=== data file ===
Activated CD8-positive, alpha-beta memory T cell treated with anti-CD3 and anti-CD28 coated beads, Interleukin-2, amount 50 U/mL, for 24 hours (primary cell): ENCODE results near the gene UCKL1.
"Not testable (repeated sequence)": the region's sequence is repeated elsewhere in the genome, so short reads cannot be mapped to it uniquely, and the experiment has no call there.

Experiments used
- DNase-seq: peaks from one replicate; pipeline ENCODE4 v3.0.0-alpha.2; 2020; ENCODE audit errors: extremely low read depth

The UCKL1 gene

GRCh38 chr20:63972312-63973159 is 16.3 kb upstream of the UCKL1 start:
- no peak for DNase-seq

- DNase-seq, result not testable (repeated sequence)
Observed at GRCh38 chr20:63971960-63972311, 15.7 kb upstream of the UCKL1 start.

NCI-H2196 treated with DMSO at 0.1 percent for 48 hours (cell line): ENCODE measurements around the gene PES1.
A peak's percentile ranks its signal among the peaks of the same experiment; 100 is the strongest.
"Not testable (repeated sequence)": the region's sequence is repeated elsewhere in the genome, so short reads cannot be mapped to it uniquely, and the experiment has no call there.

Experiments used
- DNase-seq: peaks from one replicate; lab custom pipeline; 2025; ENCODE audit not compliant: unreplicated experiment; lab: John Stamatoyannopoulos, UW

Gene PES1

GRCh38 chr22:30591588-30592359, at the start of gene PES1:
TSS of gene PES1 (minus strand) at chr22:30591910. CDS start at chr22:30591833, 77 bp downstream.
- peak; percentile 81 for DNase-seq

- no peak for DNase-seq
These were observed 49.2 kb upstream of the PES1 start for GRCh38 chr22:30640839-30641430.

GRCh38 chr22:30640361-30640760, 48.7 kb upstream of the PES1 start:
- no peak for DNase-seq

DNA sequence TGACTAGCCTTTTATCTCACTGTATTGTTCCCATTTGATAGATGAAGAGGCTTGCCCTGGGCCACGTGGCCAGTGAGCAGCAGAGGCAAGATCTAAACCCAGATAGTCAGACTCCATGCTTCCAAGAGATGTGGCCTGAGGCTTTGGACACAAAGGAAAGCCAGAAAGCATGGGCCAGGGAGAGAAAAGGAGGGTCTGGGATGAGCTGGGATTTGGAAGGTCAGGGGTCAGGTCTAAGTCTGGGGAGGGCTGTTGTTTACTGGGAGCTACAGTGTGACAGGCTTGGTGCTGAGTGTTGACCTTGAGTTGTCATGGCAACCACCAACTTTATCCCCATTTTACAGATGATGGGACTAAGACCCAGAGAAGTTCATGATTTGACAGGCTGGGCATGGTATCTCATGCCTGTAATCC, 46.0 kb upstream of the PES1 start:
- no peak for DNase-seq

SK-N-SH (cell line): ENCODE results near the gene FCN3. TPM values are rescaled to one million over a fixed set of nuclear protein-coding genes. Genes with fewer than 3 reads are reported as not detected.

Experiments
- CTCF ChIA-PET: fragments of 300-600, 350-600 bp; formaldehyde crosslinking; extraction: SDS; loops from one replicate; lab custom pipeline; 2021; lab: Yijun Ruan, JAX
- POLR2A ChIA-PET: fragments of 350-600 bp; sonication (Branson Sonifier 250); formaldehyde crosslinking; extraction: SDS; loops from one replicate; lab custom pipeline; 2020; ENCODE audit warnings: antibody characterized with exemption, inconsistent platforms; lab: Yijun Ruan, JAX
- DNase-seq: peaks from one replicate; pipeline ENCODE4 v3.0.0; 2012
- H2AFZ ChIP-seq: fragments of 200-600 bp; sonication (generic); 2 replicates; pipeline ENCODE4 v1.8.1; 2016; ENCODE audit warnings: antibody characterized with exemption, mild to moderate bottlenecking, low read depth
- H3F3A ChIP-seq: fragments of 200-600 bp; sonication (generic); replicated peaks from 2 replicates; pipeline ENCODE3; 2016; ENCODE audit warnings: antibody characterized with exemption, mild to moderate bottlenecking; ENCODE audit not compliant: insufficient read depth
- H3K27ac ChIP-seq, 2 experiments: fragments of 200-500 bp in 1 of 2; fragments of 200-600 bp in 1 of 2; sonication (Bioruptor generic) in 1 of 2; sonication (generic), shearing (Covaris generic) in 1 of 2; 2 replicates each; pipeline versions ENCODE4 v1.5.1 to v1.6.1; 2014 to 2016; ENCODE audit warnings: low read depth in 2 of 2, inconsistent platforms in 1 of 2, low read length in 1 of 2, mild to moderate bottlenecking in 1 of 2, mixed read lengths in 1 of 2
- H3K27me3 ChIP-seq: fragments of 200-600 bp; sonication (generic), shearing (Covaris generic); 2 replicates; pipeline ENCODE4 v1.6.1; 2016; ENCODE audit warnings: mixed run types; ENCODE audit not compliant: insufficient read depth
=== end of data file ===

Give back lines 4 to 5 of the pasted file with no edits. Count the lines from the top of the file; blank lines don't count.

- DNase-seq: peaks from one replicate; pipeline ENCODE4 v3.0.0-alpha.2; 2020; ENCODE audit errors: extremely low read depth

The UCKL1 gene